# Temperature effects on resistance

## Resistance Variation with Temperature

The value of the resistance of a material varies with temperature change. For this reason, the circuit or system containing these elements should work in controled environments where the temperature is normal and constant.

If the temperature is not the right one, the resistance value will be different. The new resistance value, for a new temperature, is obtained using the formula: RTF = Rto x [1 + α (tf – to)] , where

- RTF = final temperature resistance in ohms
- Rto = initial temperature to resistance in ohms
- α = temperature coefficient per degree celsius (see table below)
- Tf = final temperature in °C
- To = initial temperature in °C

## Table of temperature coefficients of resistance, at 20°C

**Example #1**: We have a copper conductor wire with resistance = 20 ohms, at a temperature of 10 °C. What will be the new resistance value, if it rises to 70°C?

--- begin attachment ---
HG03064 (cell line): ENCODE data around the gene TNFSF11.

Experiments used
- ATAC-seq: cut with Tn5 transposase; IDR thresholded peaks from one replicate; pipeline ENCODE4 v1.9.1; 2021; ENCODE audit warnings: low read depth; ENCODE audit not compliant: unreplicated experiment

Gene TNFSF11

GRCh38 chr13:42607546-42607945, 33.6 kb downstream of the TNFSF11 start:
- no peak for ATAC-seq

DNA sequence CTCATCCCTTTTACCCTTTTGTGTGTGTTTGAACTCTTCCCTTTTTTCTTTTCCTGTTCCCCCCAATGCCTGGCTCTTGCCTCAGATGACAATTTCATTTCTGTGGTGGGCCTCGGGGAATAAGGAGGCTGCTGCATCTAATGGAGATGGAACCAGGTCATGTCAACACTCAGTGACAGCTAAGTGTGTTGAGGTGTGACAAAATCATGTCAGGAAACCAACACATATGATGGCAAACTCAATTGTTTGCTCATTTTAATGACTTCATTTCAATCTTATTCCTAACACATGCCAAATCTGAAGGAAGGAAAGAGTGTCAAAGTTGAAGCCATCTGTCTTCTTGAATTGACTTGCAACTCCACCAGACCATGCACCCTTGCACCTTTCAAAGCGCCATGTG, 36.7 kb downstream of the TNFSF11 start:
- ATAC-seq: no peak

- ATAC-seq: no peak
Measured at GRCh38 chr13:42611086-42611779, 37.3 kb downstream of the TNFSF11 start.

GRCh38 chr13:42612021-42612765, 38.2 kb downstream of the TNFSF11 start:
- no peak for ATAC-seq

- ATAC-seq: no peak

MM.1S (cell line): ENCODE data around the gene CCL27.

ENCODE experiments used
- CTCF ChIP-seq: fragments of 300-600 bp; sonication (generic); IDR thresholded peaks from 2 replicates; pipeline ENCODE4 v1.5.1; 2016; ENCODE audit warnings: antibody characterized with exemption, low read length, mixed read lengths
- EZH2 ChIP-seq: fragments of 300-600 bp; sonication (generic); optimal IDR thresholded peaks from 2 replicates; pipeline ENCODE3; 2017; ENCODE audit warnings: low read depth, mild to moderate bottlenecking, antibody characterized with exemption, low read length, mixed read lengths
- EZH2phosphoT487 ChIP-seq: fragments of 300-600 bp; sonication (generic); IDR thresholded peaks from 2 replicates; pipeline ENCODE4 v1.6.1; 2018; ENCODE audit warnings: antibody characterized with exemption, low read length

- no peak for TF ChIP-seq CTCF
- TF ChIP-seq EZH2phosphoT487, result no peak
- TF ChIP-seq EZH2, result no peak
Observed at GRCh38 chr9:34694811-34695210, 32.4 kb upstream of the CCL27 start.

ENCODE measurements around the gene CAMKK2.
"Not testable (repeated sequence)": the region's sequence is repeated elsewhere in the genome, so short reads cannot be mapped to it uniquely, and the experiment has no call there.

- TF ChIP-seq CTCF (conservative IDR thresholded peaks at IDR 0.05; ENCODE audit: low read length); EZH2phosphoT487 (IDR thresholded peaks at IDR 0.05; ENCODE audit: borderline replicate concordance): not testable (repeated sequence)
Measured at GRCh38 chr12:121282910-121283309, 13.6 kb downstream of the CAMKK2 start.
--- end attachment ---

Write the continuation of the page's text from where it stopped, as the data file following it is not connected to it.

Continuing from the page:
Applying the formula: RTF = Rto x [1 + α (tf – to)], with the following values:

– Rto = 20 ohms

– α = 0.004041 (copper)

– Tf = 70 ° C

– To = 10 ° C

We get: RTF = 20 [1 + 0.004041 (70-10)] = 24,85 ohms. (the resistance value increased 4.85 ohms of its original value)

**Example #2**: We have a aluminium conductor wire with resistance = 30 ohms, at a temperature of 25 °C. What will be the new resistance value, if it falls to 15°C?

Applying the formula: RTF = Rto x [1 + α (tf – to)], with the following values:

– Rto = 30 ohms

– Α = 0.003729 (aluminium)

– Tf = 15°C

– To = 25°C

We get: RTF = 30 [1 + 0.003729 (15-25)] = 28,88 ohms. (the resistance value decreased 1.12 ohms of its original value).

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